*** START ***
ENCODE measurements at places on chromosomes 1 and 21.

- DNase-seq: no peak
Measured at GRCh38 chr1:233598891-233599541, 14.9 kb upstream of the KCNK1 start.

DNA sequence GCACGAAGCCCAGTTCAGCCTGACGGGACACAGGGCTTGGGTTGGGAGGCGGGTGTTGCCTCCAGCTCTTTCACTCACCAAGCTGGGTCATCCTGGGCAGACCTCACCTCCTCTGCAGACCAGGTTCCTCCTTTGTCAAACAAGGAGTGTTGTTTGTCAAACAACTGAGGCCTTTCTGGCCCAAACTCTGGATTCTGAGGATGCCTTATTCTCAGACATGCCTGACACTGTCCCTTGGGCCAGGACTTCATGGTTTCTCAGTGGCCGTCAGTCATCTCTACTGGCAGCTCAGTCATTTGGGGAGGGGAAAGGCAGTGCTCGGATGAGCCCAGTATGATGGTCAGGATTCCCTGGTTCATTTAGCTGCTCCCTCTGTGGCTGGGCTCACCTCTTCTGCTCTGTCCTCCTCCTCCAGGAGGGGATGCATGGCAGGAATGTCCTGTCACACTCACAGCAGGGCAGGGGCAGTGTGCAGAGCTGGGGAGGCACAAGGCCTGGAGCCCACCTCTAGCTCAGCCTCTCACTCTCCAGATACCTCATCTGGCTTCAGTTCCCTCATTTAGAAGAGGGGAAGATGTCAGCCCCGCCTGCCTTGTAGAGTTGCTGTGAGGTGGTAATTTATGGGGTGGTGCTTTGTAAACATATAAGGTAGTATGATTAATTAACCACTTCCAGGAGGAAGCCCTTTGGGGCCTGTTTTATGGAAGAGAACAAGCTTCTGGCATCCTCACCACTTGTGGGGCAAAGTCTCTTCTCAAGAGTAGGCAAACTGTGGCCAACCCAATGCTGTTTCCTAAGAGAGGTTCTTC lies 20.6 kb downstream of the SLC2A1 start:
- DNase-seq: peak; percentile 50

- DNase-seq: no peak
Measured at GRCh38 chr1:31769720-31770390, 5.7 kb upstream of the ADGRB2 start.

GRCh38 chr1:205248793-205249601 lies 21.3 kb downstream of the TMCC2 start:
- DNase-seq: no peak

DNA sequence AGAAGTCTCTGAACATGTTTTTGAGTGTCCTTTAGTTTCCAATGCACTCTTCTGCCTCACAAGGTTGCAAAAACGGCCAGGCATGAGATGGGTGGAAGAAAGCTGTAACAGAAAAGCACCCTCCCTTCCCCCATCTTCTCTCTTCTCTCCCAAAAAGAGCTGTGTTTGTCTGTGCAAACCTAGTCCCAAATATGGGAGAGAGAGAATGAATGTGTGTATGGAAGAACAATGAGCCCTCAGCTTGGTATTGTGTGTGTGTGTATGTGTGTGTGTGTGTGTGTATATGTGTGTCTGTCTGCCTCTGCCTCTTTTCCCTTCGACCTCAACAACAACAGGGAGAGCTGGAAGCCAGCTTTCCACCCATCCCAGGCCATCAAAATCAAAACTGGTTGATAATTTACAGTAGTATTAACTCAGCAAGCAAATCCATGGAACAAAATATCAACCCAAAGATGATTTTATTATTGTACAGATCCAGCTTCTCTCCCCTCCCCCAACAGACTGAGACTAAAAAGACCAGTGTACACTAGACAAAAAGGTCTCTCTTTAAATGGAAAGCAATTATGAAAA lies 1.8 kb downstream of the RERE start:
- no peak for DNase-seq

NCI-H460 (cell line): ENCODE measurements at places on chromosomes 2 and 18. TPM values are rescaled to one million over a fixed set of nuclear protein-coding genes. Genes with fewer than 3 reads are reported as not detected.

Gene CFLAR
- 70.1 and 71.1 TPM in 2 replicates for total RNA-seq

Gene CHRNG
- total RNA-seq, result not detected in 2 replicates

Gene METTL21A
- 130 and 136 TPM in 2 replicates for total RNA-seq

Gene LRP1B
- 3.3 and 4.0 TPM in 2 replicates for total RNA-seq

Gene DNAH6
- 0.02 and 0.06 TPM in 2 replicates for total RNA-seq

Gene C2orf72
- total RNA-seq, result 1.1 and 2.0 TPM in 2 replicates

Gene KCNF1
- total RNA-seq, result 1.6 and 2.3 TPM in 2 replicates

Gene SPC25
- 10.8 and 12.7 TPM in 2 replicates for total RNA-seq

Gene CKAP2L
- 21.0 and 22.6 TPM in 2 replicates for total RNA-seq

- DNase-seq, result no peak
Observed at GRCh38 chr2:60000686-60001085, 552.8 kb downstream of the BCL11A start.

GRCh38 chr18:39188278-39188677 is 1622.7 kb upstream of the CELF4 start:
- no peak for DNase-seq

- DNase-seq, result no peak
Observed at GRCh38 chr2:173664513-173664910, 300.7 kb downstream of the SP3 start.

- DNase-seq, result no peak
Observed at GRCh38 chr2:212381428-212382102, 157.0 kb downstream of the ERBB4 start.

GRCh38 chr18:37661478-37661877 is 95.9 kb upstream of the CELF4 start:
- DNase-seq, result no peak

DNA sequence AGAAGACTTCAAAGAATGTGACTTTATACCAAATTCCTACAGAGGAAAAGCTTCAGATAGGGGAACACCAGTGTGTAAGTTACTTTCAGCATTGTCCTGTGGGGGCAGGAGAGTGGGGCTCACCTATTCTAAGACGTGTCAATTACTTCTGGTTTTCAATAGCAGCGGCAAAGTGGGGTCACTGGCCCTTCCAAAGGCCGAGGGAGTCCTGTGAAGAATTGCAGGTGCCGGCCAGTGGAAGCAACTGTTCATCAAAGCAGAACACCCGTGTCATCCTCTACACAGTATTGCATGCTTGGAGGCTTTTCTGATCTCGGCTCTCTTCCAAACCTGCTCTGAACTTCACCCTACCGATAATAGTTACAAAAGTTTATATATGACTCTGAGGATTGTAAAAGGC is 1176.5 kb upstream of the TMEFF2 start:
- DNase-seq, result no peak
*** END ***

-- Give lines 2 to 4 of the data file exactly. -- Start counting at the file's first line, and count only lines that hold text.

- DNase-seq: no peak
Measured at GRCh38 chr1:233598891-233599541, 14.9 kb upstream of the KCNK1 start.

DNA sequence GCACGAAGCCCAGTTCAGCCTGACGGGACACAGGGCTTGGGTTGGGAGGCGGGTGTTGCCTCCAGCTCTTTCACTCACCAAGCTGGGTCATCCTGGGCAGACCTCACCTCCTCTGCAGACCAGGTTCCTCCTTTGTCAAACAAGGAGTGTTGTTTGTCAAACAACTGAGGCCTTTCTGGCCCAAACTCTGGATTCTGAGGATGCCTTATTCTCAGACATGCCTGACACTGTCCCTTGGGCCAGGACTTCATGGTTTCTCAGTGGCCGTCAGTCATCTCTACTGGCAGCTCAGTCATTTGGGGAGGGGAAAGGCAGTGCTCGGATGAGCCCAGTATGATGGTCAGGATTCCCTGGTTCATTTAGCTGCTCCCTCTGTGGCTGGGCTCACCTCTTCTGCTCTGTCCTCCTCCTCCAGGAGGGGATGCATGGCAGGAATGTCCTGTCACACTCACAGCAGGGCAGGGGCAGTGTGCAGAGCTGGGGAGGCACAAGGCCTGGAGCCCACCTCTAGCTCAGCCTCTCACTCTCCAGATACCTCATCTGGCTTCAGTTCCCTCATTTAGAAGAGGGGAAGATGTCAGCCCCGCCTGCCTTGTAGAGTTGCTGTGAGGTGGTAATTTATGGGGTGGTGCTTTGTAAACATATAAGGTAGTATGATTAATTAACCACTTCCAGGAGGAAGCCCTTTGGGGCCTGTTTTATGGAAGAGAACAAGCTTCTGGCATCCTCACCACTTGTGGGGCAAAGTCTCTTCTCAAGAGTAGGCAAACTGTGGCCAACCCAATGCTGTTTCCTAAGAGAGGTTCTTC lies 20.6 kb downstream of the SLC2A1 start: